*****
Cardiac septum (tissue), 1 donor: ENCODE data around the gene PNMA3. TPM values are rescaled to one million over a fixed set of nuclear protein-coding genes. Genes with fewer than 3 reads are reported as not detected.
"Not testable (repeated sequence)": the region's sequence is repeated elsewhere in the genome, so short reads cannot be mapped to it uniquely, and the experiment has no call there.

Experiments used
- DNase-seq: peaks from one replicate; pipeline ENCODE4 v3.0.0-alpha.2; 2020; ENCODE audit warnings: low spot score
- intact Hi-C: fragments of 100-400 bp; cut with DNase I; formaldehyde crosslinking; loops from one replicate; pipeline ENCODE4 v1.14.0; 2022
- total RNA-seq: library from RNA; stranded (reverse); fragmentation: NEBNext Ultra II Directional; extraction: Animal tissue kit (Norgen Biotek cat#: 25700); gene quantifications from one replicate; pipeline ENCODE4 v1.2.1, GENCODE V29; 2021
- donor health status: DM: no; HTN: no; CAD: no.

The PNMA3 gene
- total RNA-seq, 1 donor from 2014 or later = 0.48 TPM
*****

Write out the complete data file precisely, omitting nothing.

Cardiac septum (tissue), 1 donor: ENCODE data around the gene PNMA3. TPM values are rescaled to one million over a fixed set of nuclear protein-coding genes. Genes with fewer than 3 reads are reported as not detected.
"Not testable (repeated sequence)": the region's sequence is repeated elsewhere in the genome, so short reads cannot be mapped to it uniquely, and the experiment has no call there.

Experiments used
- DNase-seq: peaks from one replicate; pipeline ENCODE4 v3.0.0-alpha.2; 2020; ENCODE audit warnings: low spot score
- intact Hi-C: fragments of 100-400 bp; cut with DNase I; formaldehyde crosslinking; loops from one replicate; pipeline ENCODE4 v1.14.0; 2022
- total RNA-seq: library from RNA; stranded (reverse); fragmentation: NEBNext Ultra II Directional; extraction: Animal tissue kit (Norgen Biotek cat#: 25700); gene quantifications from one replicate; pipeline ENCODE4 v1.2.1, GENCODE V29; 2021
- donor health status: DM: no; HTN: no; CAD: no.

The PNMA3 gene
- total RNA-seq, 1 donor from 2014 or later = 0.48 TPM